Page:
Lancaster, James (DNB00)

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LANCASTER, Sir JAMES (d. 1618), merchant and sea-captain, pioneer of the English trade with the East Indies, was 'brought up among the Portuguese; lived among them as a gentleman,' a soldier, and a merchant (Markham, p. 47). As he afterwards spoke of them very bitterly, as a people without 'faith or truth,' it would seem that he considered himself as having sustained some injury or unfair treatment at their hands.

Lancaster returned to England before the war with Spain broke out; and in 1588 commanded the Edward Bonaventure, a merchant ship of 300 tons, serving under Sir Francis Drake in the fleet against the 'Invincible' Armada. In 1591, again in command of the Edward Bonaventure, he sailed on the first English voyage to the East Indies, in the company with George Raymond, general of the expedition, in the Penelope, and Samuel Foxcroft in the Merchant Royal. They sailed from Plymouth on 10 April, and ran south to latitude 8° N. with a fair wind, which then died away, leaving them becalmed in the 'doldrums.' For nearly a month they lay there, losing many men from scurvy, and did not anchor in Table Bay till 1 Aug. The suffering had been very great, and though the sickness rapidly abated, there were still many bad cases which were sent home in the Merchant Royal. The other two, with 198 men, sailed on 8 Sept.; but four days later, in a tremendous storm off Cape Corrientes, the Penelope went down with all bands. In another violent storm on the 16th the Edward was struck by lightning, when many men were killed or hurt. At the Comoro islands, in an affray with the natives, they lost the master and some thirty men, together with their only boat. At Zanzibar they rested and refitted ; and sailing thence in the middle of February, after a circuitous navigation and a season of unfavourable winds, doubled Cape Comoria towards the end of May, and in June anchored at Pulo Panang, with the 'men very sick and many fallen. Many too had died, and after landing the sick they were left with 'but thirty-two men and one boy, of which not past twenty-two were found for labour and help, and of them not past a third part sailors.' Thus reduced, the Edward put to put about the middle of August, and cruising on the Martaban coast captured a small Portuguese vessel laden with pepper, another of 250 tons burden, and a third of 750, with a rich cargo and three hundred men, women, and children. She then crossed over to Ceylon, and anchoring at Point de Galle, where 'the captain lying very sick, more like to die than to live,' the crew mutinied and insisted on taking the direct course for England. On 8 Dec. 1592 they sailed for the Cape of Good Hope, which they doubled on 31 March 1593, and after touching at St. Helena and at Trinidad in the West Indies, in the vain hope 'there to find refreshing,' they steered for Porto Rico, and at the little island of Mona met a French ship, from which they obtained some bread and other provisions. The ships then separated, but met again off Cape Tiburon, just a squall off the land had carried away all the Edward's sails. The Frenchman supplied her with canvas, and after she had got some provisions from the shore she sailed for Newfoundland ; but falling into a hurricane. About the middle of September, and being driven far to the southward and partially dismasted, she again came to Mona about 20 Nov. Shortly after, while Lancaster, with the lieutenant and the greater part of the crew, was on shore, the Edward Bonaventure, with only five men and a boy on board, was blown out to sea, and being unable to return to the anchorage went for England, where he arrived safely. Lancaster and those with him were, some time afterwards, taken by another French ship to Dieppe, and finally landed at Rye on 24 May 1594.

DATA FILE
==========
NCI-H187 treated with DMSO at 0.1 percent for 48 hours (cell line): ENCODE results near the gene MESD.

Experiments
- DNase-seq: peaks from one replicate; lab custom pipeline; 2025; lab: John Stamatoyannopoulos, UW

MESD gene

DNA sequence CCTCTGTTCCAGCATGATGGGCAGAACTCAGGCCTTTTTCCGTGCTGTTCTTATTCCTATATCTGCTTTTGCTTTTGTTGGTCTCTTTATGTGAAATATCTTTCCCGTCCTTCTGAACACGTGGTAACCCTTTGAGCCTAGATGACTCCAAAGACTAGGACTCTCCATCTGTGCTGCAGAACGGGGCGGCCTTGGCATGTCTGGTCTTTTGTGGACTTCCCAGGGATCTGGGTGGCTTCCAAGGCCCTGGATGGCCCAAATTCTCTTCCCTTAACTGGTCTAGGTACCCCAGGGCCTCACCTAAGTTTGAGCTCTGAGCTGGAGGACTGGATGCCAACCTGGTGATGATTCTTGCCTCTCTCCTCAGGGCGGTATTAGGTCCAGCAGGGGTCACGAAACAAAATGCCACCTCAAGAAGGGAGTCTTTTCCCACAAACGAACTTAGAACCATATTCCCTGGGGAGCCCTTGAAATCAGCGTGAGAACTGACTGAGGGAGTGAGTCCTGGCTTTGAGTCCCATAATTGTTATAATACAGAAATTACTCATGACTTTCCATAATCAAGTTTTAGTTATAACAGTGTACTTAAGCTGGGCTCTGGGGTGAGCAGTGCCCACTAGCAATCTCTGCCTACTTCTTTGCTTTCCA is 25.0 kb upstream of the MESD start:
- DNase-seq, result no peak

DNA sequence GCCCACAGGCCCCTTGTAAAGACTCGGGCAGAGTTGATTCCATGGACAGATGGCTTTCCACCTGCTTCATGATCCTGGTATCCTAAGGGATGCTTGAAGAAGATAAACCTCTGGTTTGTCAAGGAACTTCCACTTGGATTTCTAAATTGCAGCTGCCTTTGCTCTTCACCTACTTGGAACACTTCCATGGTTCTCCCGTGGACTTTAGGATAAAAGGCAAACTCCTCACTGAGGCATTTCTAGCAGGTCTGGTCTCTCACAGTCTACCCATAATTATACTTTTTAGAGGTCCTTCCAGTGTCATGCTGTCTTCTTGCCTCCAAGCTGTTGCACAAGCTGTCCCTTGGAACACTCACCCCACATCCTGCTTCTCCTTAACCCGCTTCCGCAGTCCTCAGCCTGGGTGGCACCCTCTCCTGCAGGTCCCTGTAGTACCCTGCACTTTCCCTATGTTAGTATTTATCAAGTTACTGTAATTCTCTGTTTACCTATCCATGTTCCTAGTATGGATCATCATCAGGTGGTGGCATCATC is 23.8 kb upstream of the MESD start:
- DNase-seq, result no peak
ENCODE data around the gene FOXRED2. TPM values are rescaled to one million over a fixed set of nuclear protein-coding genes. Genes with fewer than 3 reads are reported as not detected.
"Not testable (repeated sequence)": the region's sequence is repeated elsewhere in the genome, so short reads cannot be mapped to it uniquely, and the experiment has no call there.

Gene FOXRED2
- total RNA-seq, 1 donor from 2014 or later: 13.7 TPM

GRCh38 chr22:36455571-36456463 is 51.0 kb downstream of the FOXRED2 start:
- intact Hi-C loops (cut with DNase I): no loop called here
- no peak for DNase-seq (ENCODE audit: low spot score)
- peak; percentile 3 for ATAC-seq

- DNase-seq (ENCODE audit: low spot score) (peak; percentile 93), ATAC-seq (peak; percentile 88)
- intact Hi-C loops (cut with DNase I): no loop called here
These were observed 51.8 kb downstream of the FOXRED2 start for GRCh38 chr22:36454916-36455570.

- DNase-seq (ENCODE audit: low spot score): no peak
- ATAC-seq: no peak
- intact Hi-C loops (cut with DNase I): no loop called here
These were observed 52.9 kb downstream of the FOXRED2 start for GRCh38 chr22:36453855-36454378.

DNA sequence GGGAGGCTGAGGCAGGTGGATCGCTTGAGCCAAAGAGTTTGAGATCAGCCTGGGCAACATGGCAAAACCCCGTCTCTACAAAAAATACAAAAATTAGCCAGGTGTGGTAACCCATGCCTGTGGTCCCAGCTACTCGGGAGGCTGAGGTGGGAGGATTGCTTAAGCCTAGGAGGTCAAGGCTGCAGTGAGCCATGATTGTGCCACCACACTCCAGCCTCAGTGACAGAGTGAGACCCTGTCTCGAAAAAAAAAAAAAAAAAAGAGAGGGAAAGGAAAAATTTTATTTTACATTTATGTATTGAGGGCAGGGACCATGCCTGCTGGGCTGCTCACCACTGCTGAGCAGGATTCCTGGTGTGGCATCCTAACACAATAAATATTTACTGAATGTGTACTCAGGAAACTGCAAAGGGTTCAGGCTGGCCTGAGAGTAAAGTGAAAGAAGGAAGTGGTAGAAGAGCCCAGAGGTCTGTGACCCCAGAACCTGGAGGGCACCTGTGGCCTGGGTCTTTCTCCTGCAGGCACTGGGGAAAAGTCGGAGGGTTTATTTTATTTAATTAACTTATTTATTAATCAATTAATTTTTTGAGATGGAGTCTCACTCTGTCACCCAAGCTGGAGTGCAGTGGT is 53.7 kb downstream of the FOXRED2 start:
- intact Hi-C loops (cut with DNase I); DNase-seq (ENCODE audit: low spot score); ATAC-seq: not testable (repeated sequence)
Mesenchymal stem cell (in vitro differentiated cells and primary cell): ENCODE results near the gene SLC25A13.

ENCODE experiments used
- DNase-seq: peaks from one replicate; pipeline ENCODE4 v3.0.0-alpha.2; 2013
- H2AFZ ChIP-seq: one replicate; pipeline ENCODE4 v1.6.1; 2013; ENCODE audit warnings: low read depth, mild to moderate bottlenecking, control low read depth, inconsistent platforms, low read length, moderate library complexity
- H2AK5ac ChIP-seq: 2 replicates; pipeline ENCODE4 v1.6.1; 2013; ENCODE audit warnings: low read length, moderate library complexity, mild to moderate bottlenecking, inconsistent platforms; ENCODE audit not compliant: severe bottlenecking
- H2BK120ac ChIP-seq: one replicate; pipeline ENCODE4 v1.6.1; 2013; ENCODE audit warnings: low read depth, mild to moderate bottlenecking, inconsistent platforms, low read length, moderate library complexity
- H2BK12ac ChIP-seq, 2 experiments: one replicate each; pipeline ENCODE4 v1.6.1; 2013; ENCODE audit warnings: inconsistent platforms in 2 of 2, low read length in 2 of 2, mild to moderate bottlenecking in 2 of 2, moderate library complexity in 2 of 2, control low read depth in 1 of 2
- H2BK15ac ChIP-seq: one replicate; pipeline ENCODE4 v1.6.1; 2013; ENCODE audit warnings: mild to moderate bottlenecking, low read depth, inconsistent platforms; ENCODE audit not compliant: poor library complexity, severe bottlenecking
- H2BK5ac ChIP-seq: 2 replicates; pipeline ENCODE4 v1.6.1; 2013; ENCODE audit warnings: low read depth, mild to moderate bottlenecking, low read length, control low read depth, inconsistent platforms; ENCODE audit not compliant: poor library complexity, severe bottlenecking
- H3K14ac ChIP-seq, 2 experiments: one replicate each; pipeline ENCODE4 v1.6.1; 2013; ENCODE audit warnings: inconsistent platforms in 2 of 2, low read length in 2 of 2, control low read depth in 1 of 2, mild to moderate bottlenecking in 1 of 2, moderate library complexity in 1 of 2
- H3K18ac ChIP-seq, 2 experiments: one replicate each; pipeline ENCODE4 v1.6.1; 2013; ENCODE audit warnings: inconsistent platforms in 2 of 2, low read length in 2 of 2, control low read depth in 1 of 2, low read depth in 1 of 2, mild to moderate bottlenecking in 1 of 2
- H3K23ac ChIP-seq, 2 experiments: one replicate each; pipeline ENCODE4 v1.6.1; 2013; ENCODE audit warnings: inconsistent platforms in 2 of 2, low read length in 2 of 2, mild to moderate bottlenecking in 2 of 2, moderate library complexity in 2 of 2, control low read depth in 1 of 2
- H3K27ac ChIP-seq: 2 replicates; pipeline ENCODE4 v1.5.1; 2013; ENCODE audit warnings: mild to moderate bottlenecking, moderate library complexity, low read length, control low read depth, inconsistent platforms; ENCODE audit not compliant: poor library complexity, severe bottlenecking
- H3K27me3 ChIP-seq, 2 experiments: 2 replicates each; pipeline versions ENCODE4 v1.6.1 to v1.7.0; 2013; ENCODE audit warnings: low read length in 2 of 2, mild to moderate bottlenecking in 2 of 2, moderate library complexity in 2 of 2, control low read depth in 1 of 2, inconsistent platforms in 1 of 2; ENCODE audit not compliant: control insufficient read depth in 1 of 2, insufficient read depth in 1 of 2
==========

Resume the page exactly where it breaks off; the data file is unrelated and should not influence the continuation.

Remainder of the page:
Terrible as the loss of life had been — barely twenty-five returning to England out of the 198 who had doubled the Cape of Good Hope — a very rich booty had been brought home; the Portuguese monopoly of the East India trade had been rudely broken, and it had been proved that, so far as England was concerned, it might be broken again at pleasure. The formation of the East India Company the natural consequence. But that, there were some — aldermen and merchants of London — who thought the Portuguese might be profitably, as patriotically, plundered nearer home, and who, in the summer of 1594, fitted out three ships for this purpose and placed them under Lancaster's command. They sailed in October, and, after capturing in any Spanish and Portuguese vessels on the way, arrived in the following spring at Pernambuco, where there happened to be a large accumulation of East Indian and Brazilian produce — spices, dye-woods, sugar, and calico. The town was taken with little loss, and the merchandise became the spoil of the victors. They had been joined at the Cape Verd Islands by one Venner, who had been admitted as a partner in the adventure. Three large Dutch ships in the harbour of Pernambuco, with four French ships, were chartered by Lancaster for the homeward voyage. All these he loaded with the plunder, and, after thirty days, prepared to sail for England. On the last day the Portuguese were observed constructing a battery to command the entrance of the harbour, and Lancaster, who was sick strong parly of men to destroy their work. This destruction was done without difficulty ; but advancing further, beyond the cover of the ships' broadsides, they were met by a large body of Portuguese and repulsed with great loss, almost all the officers of the party, and others. to the number of thirty-five, being killed. The loss was occasioned by great disobedience of Lancaster's orders. His men 'were much daunted,' but he put to sea that night with fifteen vessels, 'all laden with merchandizes, and that of and worth.' In a 'stiff gale of wind' outside the fleet was scattered, and most of the ships, being ignorant of the coast, 'went directly for England.' Lancaster, and four ships with him, filled up with water and fresh provisions in a neighbouring port, and arrived in the Downs in July.